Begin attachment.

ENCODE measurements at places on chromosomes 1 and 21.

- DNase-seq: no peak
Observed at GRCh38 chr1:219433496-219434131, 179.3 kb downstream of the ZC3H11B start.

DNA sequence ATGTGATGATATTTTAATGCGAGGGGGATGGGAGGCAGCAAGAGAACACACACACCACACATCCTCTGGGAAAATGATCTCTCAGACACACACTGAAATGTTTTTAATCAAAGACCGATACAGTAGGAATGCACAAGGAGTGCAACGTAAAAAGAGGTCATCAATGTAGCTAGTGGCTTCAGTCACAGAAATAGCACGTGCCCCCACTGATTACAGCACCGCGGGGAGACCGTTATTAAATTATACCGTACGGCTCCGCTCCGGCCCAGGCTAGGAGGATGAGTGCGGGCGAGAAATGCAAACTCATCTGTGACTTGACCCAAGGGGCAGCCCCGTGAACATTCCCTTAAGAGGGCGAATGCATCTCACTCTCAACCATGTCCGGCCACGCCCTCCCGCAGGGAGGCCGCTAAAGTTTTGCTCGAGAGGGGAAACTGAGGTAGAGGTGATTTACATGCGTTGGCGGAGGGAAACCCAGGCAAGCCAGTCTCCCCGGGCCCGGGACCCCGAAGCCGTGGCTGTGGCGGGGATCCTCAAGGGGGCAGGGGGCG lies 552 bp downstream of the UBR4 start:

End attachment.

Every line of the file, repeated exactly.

ENCODE measurements at places on chromosomes 1 and 21.

- DNase-seq: no peak
Observed at GRCh38 chr1:219433496-219434131, 179.3 kb downstream of the ZC3H11B start.

DNA sequence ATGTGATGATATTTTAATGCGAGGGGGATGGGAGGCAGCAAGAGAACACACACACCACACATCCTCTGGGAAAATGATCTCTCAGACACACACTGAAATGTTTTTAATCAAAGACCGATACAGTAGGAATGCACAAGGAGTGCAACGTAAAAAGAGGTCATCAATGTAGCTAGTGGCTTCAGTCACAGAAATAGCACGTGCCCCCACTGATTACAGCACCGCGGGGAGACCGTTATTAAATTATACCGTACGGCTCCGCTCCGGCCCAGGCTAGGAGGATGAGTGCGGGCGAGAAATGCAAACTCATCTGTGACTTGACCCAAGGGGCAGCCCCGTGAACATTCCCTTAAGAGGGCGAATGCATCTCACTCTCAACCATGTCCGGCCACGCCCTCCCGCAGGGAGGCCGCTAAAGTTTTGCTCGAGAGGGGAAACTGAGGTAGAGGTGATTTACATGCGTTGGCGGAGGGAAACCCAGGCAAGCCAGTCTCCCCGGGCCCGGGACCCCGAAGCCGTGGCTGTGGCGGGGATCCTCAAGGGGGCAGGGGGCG lies 552 bp downstream of the UBR4 start: